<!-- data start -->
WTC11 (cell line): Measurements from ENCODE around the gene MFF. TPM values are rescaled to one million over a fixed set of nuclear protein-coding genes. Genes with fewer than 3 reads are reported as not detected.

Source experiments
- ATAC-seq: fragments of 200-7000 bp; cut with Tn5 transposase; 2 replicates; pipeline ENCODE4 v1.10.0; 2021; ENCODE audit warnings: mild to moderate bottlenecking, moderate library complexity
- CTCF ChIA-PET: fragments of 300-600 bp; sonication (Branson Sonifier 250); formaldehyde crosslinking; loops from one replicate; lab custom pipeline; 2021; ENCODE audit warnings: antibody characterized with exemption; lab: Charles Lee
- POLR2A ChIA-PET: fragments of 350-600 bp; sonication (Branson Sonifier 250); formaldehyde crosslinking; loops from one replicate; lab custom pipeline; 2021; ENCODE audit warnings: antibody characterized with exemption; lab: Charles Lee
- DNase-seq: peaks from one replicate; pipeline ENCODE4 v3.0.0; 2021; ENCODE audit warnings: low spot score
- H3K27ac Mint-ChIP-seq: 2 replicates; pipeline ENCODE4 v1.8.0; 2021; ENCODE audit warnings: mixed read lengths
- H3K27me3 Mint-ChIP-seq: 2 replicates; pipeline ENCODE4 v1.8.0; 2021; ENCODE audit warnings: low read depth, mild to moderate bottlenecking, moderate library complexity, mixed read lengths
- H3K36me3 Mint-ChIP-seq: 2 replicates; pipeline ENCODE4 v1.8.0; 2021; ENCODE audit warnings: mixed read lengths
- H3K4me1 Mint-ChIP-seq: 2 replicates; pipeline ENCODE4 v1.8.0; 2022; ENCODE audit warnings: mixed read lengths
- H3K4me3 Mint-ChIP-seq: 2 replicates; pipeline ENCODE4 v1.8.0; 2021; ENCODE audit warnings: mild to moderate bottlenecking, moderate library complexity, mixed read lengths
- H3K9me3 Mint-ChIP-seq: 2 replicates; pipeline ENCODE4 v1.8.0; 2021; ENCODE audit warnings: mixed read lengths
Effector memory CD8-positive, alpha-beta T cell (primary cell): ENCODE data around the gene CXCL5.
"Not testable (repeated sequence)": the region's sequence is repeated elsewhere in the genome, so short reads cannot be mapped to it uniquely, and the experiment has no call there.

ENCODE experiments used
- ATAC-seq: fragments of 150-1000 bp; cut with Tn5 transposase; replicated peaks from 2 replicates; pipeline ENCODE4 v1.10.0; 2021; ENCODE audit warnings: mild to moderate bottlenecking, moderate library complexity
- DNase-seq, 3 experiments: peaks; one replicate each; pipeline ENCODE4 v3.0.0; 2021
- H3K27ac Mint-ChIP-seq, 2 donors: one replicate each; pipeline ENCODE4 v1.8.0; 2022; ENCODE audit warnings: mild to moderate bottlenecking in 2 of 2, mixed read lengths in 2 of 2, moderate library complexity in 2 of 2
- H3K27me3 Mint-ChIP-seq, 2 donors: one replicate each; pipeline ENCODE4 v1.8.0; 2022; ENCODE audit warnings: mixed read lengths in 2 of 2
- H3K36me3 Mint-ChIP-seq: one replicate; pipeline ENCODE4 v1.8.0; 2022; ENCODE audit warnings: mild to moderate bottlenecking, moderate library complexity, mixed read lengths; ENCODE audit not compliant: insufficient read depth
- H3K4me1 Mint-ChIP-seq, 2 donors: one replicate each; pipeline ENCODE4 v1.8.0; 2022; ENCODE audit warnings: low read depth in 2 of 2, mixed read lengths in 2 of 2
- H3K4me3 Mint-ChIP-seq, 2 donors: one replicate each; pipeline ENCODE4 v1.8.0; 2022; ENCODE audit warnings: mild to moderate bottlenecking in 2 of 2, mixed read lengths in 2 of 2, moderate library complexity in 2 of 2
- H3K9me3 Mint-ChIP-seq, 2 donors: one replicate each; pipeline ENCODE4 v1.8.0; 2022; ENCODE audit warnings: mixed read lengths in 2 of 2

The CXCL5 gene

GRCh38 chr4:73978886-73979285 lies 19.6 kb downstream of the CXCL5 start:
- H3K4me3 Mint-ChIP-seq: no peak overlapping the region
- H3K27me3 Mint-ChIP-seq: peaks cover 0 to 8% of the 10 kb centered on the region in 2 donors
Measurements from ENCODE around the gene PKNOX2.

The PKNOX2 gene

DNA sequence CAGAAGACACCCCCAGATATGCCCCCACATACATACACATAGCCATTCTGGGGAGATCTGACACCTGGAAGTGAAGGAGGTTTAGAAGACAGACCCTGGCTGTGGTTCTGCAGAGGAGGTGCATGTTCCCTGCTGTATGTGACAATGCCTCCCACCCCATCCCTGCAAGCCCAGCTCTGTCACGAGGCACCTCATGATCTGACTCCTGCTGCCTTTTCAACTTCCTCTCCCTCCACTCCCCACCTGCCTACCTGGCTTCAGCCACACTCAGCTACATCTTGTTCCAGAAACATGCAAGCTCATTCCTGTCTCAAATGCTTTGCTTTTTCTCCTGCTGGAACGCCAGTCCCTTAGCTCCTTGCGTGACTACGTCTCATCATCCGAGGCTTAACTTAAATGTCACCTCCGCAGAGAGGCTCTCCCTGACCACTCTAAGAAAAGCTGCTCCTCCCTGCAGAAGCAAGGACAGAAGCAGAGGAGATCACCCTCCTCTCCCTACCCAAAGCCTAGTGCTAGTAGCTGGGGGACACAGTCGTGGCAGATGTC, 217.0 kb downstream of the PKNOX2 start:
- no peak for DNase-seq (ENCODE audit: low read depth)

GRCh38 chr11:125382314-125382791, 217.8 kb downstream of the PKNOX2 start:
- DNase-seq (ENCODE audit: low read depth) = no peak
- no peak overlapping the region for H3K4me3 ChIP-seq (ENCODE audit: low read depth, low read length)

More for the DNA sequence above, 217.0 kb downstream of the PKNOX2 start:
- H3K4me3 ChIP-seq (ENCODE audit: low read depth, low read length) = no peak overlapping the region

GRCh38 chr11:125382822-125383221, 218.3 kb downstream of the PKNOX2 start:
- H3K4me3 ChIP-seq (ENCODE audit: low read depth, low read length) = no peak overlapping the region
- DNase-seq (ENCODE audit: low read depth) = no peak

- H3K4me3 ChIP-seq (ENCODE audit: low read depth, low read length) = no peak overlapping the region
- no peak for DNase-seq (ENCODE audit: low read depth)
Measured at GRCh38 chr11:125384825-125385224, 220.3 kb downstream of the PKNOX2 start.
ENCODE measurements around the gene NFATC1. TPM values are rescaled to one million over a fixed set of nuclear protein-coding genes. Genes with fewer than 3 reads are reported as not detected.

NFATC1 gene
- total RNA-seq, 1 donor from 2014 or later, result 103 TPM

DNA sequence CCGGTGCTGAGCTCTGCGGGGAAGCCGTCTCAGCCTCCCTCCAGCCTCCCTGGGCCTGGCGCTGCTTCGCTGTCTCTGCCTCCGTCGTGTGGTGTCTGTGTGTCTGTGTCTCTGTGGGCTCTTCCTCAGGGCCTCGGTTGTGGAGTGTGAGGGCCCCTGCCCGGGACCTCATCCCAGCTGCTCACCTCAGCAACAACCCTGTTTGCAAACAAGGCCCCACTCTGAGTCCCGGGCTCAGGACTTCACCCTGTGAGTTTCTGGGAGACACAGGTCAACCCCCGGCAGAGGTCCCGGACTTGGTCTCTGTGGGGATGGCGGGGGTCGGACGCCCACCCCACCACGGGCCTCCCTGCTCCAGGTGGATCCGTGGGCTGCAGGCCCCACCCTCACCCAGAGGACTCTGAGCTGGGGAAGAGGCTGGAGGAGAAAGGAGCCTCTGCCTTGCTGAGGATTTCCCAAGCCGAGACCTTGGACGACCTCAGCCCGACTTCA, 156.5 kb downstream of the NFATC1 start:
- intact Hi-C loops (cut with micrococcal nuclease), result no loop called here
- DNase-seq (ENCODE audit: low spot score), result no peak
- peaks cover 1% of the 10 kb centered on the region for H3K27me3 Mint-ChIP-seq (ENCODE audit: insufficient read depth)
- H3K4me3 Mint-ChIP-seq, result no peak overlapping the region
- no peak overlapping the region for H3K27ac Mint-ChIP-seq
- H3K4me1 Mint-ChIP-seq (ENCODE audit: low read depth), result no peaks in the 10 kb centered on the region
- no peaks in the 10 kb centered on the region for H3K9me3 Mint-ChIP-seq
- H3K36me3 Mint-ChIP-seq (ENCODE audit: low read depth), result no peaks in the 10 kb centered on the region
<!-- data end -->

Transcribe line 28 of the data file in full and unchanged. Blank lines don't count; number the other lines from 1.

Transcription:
Measurements from ENCODE around the gene PKNOX2.